Feinstein in the News
By Ian James
Originally appeared in the Palm Springs Desert Sun
Sen. Dianne Feinstein relaunched a proposal to create two national monuments on more than 1 million acres across the California desert, saying her revised bill would set aside several areas for off-road vehicles and energy projects while preserving other areas as pristine wilderness.
Feinstein released a draft of the bill Thursday while visiting the Whitewater Preserve for a lunch celebrating the 20th anniversary of the California Desert Protection Act. That 1994 law, which Feinstein also introduced, turned Joshua Tree and Death Valley national monuments into national parks and created the Mojave National Preserve.
Her new bill, the California Desert Conservation and Recreation Act, would establish the Sand to Snow National Monument, stretching from near Joshua Tree National Park to Mt. San Gorgonio, as well as the Mojave Trails National Monument, between Joshua Tree and the Mojave Preserve, including a historic stretch along scenic Route 66. Feinstein said she will introduce the bill at the start of the new Senate session in January.
"This desert bill has taken six years and two prior drafts to get where we are today," Feinstein told an audience of more than 200 people. "We are looking to save this great desert."
The Democratic senator's bill also would establish five new wilderness areas on 235,000 acres of Bureau of Land Management lands, while adding 39,000 acres to Death Valley National Park and 4,500 acres to Joshua Tree National Park.
The bill would designate four off-highway vehicle areas as permanent OHV recreation areas. Among other things, the legislation also would order the Department of the Interior to trade 370,000 acres of federal land for state land, allowing the state to use those areas for purposes including renewable energy projects.
The legislation is an updated version of a bill that Feinstein has been promoting since 2009. The new version includes modifications that were made in an effort to boost support among lawmakers.
"This is the final campaign, and it's not going to be easy. Bills don't pass today, and they take years, so I'm really going to need your help," Feinstein told the group, which included leaders of conservation groups as well as county and city officials from Riverside and San Bernardino counties.
"I need your phone calls. I need you coming back to Washington. I need you to be at the committee hearings," Feinstein said. "If we can work out bipartisan sponsorship in the House of Representatives, we have a good chance to get this bill passed, I hope, within the next two years."
Fellow Democratic Congressman Raul Ruiz pledged to help in the House, as did Redlands Mayor Pete Aguilar, who won a congressional seat this week.
"There's a lot of difficult things that we get accomplished, and I'm looking forward to making this one of them," Ruiz said. "This bill would definitely help us bring more tourism and more outdoor recreationalists to our desert to really enjoy our pristine environment."
It's not clear how the Republican swing in Congress might affect Feinstein's plans.
President Barack Obama has recently used his authority under the Antiquities Act to establish other national monuments, including the newly created San Gabriel Mountains National Monument. Feinstein acknowledged that could be one approach as a "last-ditch effort" if necessary. But she said such a procedure would make possible only portions of what her bill would accomplish.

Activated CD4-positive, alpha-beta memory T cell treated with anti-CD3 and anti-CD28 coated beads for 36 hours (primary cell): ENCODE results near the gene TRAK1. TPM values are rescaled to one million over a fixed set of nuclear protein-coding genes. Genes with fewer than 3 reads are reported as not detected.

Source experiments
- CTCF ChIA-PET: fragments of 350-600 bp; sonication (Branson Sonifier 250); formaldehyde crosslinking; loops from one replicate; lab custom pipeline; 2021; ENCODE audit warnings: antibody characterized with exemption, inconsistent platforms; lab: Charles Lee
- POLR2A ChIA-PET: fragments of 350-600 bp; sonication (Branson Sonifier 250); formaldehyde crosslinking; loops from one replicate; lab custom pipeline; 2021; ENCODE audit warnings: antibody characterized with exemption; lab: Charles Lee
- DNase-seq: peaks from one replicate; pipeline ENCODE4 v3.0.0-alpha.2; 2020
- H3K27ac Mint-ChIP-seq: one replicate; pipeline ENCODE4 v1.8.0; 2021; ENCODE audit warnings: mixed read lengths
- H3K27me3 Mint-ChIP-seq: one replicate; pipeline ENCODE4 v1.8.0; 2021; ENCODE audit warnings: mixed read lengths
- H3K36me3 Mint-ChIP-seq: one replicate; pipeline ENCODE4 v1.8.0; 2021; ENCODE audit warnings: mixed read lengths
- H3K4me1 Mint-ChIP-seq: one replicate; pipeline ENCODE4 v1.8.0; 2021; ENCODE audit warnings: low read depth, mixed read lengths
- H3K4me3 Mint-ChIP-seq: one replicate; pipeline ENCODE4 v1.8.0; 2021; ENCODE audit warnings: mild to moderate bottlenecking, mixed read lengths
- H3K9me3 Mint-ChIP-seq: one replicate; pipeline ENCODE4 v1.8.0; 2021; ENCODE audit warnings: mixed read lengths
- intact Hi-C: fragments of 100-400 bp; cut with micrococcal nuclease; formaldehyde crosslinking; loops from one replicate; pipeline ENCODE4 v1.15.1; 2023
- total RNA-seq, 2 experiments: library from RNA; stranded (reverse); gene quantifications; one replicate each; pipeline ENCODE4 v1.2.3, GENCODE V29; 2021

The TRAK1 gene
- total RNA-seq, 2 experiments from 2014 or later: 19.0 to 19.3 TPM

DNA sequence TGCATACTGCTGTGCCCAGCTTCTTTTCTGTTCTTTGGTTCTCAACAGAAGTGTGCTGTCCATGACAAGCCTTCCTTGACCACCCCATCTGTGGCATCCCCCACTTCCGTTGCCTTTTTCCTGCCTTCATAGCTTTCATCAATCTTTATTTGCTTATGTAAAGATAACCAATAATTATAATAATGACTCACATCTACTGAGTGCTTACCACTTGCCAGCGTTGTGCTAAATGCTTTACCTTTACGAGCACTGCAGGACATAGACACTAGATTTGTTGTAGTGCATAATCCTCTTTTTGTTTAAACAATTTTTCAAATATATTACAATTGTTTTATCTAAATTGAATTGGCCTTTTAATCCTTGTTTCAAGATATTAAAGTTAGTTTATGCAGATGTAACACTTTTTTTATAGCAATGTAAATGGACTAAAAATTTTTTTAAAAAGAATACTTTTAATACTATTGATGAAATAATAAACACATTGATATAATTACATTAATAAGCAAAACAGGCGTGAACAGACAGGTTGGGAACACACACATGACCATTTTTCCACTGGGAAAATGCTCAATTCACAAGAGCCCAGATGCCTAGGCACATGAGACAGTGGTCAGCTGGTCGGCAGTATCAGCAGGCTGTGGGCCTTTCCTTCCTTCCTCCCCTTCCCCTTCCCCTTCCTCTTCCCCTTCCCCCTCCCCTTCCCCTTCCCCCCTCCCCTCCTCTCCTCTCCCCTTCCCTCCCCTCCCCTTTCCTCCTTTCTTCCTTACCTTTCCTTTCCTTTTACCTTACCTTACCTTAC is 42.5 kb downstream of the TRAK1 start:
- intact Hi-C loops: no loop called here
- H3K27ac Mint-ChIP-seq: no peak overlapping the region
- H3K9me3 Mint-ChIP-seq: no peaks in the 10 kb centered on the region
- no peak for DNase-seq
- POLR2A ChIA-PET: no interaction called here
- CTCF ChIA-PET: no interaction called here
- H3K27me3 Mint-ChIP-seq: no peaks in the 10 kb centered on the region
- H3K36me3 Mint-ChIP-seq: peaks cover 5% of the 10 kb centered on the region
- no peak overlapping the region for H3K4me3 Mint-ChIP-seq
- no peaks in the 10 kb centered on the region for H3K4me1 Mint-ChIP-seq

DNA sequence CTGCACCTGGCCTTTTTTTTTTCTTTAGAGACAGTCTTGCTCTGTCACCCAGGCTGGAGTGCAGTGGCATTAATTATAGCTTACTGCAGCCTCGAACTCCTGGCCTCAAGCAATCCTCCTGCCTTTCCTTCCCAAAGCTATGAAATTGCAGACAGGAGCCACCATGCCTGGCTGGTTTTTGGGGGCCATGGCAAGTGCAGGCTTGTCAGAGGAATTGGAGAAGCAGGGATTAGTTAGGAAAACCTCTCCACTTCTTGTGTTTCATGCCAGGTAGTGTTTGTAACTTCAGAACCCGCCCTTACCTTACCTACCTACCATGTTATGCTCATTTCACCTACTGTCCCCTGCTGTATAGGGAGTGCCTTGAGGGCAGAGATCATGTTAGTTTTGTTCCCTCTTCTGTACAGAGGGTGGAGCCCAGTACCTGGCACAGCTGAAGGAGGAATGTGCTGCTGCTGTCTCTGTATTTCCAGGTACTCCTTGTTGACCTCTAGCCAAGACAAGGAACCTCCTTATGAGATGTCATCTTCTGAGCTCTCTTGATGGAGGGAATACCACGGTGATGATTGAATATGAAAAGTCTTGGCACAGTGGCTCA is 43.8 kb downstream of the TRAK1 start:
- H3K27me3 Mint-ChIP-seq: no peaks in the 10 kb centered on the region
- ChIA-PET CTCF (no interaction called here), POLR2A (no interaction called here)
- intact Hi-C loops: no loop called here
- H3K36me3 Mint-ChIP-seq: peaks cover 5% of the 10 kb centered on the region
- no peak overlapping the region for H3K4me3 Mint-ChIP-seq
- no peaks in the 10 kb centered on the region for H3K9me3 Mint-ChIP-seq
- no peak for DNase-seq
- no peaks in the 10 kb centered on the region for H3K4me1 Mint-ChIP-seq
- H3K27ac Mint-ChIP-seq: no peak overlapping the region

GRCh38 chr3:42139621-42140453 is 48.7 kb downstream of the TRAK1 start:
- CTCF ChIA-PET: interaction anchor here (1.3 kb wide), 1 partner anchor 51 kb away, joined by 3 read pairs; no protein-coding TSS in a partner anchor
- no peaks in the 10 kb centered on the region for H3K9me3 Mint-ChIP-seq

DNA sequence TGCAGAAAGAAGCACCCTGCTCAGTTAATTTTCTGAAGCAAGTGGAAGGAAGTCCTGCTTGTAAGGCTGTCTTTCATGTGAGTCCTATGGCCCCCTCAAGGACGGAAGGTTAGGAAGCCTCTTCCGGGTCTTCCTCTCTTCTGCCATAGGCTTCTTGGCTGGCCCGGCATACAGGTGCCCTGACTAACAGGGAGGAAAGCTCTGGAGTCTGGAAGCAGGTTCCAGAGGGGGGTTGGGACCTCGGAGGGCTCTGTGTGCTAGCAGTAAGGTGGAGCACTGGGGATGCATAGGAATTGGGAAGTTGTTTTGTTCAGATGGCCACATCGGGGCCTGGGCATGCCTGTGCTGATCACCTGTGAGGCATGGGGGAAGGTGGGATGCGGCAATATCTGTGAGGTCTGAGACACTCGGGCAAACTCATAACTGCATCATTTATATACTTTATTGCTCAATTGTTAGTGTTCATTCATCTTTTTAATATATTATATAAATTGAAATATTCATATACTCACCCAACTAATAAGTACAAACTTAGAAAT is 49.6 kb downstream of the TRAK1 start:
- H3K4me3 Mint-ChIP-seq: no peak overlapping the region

"The problem is you lose a lot that you could do in a bill that you can't do in a monument," Feinstein said. She said those measures that can only be accomplished with a bill would include the permanent off-road vehicle areas and the designation of about 6,500 acres near Joshua Tree National Park as an "area of critical environmental concern" to preserve about 1,700 petroglyphs, among other things.
Feinstein spoke under a tent among cottonwood trees at the Whitewater Preserve, which is managed by The Wildlands Conservancy.
While the audience gathered for the lunch, local musician Brian Woodyard played a Native American flute. A group of sixth-graders from Palm Vista Elementary in Twentynine Palms, who came to sing "This Land is Your Land," passed around binoculars to spot a bighorn sheep that appeared on a ridge.
After her speech, Feinstein cut a cake to mark the 20th anniversary of the California Desert Protection Act, which she has called one of her proudest legislative accomplishments.
While recognizing those who helped, Feinstein paid tribute to the late Elden Hughes, who championed the bill as a leader of the Sierra Club. She recalled how Hughes and his wife, Patty, brought desert tortoises to Washington to rally support for the bill.
"There was Elden with two big desert tortoises," Feinstein said. "I think the tortoises and the Hughes family brought a few votes to us, so thank you."
Hughes' widow brought some tortoises on Thursday to show the senator.
David Scott, president of the Sierra Club, praised the proposal to establish new national monuments.
"We need to do a lot more," Scott said. "We love to see the maximum amount of protection that we can get for this fragile habitat here in the desert."
Having the status of national monuments would heighten the level of protection for areas that are home to a rich variety of plants and animals ranging from bobcats to desert spiny lizards.
"If Feinstein is able to champion that and is able to bring people over to her side and get that actually passed, it will be shining gem in her accomplishments," said Paula Taylor of Oak Glen, a supporter of The Wildlands Conservancy. "Sure, there are obstacles. But there are always ways to put these kinds of difficult things together. If anybody can do it, she can."